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Blockchain may help the crypto industry comply with FATF rulings

Posted: 2 July 2019 11:01 pm
News

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A new pilot program aims to help tidily fix the frictions of FATF cryptocurrency regulations.

A new set of Financial Action Task Force (FATF) rules has caused some consternation in the cryptocurrency industry. The new rules require cryptocurrency exchanges to share customer information, but the systems for safely sharing this kind of data internationally and at scale don't exist yet.

One potential solution has come from within the industry, with cryptocurrency intelligence firm CipherTrace and blockchain identity company Shyft jointly proposing a new blockchain-based solution that they hope can satisfy regulatory requirements as well as satisfy exchanges and their customers.

On the blockchain

"Our focus is on creating federated standards for identity, which are blockchain agnostic," said Shyft founder Joseph Weinberg. "We make sure KYC checks can be transferred across networks in a secure manner without compromising identity information. This program bridges a critical gap between new regulatory standards and existing exchange operations to greatly strengthen the crypto ecosystem with a practical implementation of the FATF’s Travel Rule."

In other words, it's a blockchain-based system that can securely pass along the required customer information without simply resorting to ping-ponging that sensitive data around the world.

"With cryptographically controlled privacy mechanisms, it is possible to have both anonymity and responsible disclosure of the source of funds for legitimate purposes such as criminal or terrorist investigations and AML compliance," explained CipherTrace CEO Dave Jevans. "This is the direction that CipherTrace is working on for the future growth of cryptocurrencies globally. We believe that there are technological and regulatory solutions that can preserve privacy while enabling security and compliance."

It's worth noting that there are nuances to the FATF ruling, and some differences between the rules as they apply to banks and as they apply to cryptocurrency exchanges, that might make blockchain-based solutions extra convenient here.

CipherTrace illustrates the differences like so:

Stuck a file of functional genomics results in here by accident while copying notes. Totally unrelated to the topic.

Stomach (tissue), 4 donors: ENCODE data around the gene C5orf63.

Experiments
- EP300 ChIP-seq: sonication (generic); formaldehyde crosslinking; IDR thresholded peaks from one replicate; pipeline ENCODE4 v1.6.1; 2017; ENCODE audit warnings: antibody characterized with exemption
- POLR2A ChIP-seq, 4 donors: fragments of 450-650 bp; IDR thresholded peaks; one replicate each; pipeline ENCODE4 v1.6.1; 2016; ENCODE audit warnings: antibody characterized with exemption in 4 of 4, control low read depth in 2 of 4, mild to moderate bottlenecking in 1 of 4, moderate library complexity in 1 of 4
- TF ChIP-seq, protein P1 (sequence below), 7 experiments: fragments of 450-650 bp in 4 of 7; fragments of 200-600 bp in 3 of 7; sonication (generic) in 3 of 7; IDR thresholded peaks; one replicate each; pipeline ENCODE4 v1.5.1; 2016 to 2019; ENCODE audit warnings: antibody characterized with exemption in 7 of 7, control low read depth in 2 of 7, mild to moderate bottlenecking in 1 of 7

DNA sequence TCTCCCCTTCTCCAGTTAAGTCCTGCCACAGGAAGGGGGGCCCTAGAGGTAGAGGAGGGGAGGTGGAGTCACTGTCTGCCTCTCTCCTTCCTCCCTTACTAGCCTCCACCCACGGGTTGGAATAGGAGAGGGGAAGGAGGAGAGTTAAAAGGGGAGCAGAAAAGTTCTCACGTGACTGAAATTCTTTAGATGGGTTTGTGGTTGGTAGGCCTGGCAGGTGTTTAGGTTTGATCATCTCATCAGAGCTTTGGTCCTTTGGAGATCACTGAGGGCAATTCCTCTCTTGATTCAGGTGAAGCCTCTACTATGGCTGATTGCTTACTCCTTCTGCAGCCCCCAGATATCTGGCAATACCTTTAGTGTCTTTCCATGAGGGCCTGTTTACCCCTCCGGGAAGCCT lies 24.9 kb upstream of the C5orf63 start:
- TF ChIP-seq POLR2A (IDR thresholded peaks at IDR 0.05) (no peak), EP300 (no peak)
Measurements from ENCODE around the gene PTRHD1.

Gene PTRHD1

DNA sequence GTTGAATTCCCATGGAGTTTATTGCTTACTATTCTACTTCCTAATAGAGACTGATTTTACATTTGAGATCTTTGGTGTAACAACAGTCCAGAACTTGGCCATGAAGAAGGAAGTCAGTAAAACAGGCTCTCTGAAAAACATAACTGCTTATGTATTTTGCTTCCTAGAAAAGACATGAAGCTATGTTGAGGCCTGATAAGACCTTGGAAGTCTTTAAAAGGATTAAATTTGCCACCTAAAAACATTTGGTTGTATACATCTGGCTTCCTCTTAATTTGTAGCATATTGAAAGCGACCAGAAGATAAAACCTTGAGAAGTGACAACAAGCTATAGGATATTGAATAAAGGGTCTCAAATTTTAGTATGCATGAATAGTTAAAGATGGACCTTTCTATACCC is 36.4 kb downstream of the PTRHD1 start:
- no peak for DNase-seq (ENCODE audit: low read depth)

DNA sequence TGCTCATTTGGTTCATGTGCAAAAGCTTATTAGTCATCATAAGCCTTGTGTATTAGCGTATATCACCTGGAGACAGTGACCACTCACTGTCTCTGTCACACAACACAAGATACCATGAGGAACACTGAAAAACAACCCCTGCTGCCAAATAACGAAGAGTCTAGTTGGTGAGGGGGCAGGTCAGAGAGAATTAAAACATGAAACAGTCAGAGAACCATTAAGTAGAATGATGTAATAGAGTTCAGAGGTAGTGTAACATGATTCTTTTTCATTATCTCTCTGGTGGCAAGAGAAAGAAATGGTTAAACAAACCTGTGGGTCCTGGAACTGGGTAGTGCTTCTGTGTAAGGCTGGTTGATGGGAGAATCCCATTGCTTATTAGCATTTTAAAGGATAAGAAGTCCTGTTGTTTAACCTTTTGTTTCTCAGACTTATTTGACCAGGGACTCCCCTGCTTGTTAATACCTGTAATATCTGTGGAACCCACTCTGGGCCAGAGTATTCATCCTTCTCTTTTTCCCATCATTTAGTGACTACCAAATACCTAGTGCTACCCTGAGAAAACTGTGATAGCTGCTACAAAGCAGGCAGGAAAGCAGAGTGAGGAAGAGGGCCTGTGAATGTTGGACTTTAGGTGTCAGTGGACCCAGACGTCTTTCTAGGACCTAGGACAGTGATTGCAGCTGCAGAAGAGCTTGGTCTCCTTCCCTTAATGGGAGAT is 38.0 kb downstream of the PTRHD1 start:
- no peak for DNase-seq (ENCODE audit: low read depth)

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Source: CipherTrace

One of the differences is that virtual asset service providers don't have to send the relevant information with the actual transfer itself the way banks do when transferring customer funds. This could allow more flexibility in how the relevant data is made available when needed.

Essentially, you can keep the sensitive data in a safe place to be accessed as needed by the relevant parties, rather than replicating it over and over again for different institutions and their records.

This is part of the idea behind the new CipherTrace and Shyft pilot program. The organisations will develop shared smart contract and cryptographic access controls between cryptocurrency exchanges to manage their access to customer private details. The overarching goal is to make KYC and AML faster, more efficient and open, all while maintaining a high level of privacy and only revealing identity information when compelled to do so by legal authorities.

Blockchain problems deserve blockchain solutions.



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Disclosure: The author holds BNB and BTC at the time of writing.

Disclaimer: This information should not be interpreted as an endorsement of cryptocurrency or any specific provider, service or offering. It is not a recommendation to trade. Cryptocurrencies are speculative, complex and involve significant risks – they are highly volatile and sensitive to secondary activity. Performance is unpredictable and past performance is no guarantee of future performance. Consider your own circumstances, and obtain your own advice, before relying on this information. You should also verify the nature of any product or service (including its legal status and relevant regulatory requirements) and consult the relevant Regulators' websites before making any decision. Finder, or the author, may have holdings in the cryptocurrencies discussed.

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